After eating, wander around the city enjoying the lights — whether it’s a romantic walk through a lit-up Central Park or the neon lights of Times Square — trying to push it until at least 9 PM (last entrance is currently 10:15 PM) when you can visit the Empire State building without the lines, virtually guaranteed!

You’ll still need to book your tickets online (remember: no ticket booth at the moment!) but you can get away with not needing the skip-all-lines ticket at this time, as the queueing will be incredibly minimal at the time, as this is one of the quietest times to visit the Empire State Building.

Best Time to Visit the Empire State Building #3: Between 3 and 4 PM

If you’re not a morning person or a night owl, you may be wondering if there’s a time you can enjoy the best of the Empire State building without the crowds.

I have to admit that anytime during the middle of the day will be more busy than others and you may have to wait, but generally speaking, the time between 3 PM and 4 PM is definitely less busy, as people are usually finishing up their morning visits or preparing to wait for a sunset visit.

The light at this time won’t be quite as spectacular as morning or golden hour light, but you won’t have to battle the crowds!

Best Time to Visit the Empire State Building #4: Both Morning And Night!

Can’t decide whether it is better to visit the Empire State Building at morning or at night?

As the classic meme says: why not both?

For people who just can’t choose, you can get the AM/PM Experience Ticket which offers a 27% discount off of buying two separate tickets!

Go first thing in the morning and again after 9 PM for two beautiful experiences, seeing the city as it ‘wakes up’ and again as the lights sparkle around the city like magical candles.

Note that if you get this ticket, both visits must be in the same day.

Best Time To Visit the Empire State #5: On a Clear Day!

Of course, all this is to say that the time you visit the Empire State building matters quite a bit, but nothing matters more than the weather!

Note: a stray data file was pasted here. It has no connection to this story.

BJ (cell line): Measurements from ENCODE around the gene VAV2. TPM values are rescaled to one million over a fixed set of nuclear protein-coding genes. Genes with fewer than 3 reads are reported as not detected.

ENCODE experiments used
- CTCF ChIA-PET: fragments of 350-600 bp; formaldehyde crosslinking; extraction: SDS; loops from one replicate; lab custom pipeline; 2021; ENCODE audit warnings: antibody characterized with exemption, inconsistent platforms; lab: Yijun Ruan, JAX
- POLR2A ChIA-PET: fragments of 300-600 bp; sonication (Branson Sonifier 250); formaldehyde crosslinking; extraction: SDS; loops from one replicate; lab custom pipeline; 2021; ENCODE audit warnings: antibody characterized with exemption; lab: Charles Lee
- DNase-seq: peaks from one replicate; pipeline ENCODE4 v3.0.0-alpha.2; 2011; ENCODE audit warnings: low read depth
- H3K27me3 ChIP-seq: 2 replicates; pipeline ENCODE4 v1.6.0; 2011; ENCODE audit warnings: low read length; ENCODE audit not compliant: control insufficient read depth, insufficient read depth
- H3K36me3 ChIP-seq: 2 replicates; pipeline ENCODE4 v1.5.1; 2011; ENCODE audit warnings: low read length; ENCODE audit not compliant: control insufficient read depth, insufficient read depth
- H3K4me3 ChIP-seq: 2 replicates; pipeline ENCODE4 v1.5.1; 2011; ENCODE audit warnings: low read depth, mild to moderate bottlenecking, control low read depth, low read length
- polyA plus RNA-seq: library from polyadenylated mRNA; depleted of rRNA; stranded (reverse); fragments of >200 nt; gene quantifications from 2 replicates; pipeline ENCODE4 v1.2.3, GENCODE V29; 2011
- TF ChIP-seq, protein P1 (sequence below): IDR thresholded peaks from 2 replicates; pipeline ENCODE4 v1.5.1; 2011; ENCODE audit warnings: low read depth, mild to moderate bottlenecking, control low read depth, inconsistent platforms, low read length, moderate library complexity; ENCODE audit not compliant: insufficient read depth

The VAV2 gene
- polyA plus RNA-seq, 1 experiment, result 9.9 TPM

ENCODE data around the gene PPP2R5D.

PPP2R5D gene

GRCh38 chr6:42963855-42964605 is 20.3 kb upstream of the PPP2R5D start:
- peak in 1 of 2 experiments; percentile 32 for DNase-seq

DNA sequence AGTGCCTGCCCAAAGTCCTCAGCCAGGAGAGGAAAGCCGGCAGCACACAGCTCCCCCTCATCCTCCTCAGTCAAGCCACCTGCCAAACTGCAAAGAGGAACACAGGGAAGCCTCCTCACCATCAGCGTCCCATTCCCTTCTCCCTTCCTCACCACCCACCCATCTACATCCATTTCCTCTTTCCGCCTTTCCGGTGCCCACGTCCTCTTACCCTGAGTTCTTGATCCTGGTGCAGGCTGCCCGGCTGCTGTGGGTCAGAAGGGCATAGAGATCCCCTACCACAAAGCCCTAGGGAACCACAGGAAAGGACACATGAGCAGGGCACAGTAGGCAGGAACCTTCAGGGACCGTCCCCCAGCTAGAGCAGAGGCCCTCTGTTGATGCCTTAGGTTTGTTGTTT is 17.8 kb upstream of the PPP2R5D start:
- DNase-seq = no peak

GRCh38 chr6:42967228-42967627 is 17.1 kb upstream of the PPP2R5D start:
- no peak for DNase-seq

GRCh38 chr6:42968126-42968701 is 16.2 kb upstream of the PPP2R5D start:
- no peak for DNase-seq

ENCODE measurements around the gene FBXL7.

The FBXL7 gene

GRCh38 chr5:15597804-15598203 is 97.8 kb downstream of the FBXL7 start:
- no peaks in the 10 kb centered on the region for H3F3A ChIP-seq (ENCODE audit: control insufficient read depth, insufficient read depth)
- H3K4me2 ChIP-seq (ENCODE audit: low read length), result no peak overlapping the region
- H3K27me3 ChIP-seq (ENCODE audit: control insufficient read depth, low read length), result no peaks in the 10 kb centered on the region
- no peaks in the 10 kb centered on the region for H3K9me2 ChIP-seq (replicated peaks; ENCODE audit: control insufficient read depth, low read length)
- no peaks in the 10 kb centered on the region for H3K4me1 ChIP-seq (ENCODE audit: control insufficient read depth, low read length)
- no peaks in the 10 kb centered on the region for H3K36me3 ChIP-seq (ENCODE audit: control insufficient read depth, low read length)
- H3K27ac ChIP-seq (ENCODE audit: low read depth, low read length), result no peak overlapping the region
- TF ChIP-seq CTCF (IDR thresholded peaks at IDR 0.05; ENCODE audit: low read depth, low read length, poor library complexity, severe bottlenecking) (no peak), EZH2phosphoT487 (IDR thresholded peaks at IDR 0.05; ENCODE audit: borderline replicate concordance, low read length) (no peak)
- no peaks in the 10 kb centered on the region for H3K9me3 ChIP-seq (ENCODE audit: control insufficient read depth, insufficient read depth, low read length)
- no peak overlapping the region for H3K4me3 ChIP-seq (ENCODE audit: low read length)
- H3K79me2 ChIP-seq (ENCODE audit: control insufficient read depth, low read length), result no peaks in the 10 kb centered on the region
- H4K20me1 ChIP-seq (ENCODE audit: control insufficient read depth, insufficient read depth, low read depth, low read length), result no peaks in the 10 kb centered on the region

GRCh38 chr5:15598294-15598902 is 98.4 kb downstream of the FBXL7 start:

If the weather is raining buckets, it doesn’t matter whether you show up at 8 AM or sunset — your views won’t be what you expect.

Keep an eye on your weather app and plan to visit the Empire State Building as early in your trip as possible, so you can reschedule for another day if you need to.

Remember, GetYourGuide has a flexible cancellation policy so if you book and then rain seems inevitable, you can cancel for free and schedule for another day within 24 hours.

Safety Matters

Traveling this year comes with some uncertainties, so it’s important to come equipped with knowledge when making travel plans.

One thing I really appreciate about GetYourGuide is how they’re making very transparent every attraction and tour’s specific Covid-19 safety plan.

At the time of writing, here are the safety measures in place for visiting the Empire State Building. However, feel free to check here for any updated safety measures.

– All customer touchpoints are frequently cleaned

– To reduce crowds, the number of visitors is limited

– Masks are required, please bring your own

– Temperature checks are mandatory

Since there is a cap on the number of visitors, it’s extra important to book your tickets well ahead of time as the Empire State Building is operating at reduced capacity to keep all its visitors safe.

Don’t miss out — pre-book your ticket today!

Finally, GetYourGuide realizes that this is an uncertain time for travelers and as such, they’ve loosened their already flexible cancellation policy.

Tickets canceled within 24 hours receive a full refund; tickets canceled within a 24 hour period receive a full refund issued in the form of a voucher for another GetYourGuide activity in the future.


So if you’re planning a trip to New York sometime soon — please let me know in the comments if this post has helped you plan an epic trip to the Empire State Building!

And if you’ve used any of these Empire State Building tips for when to visit, let us know how it went for you!

Pin This Guide to When to Visit the Empire State Building!

The Perfect 3 Day Finger Lakes Road Trip Itinerary

The Finger Lakes region in New York is made up of 11 lakes and 14 counties. The area is a popular destination for travelers who love wineries, breweries, scenic hikes, and gushing waterfalls.

The small cities and towns surrounding the lakes are full of history while at the same time, on top of the trends with innovative restaurants, wine and food festivals, and revitalized downtowns.

Visitors could spend weeks exploring the Finger Lakes and still only scratch the surface. One way to get started is to focus on exploring one or two lakes at a time.

Here is a 3 day Finger Lakes road trip itinerary that highlights the best of Cayuga Lake and Seneca Lake, which are located in the eastern part of the Finger Lakes region.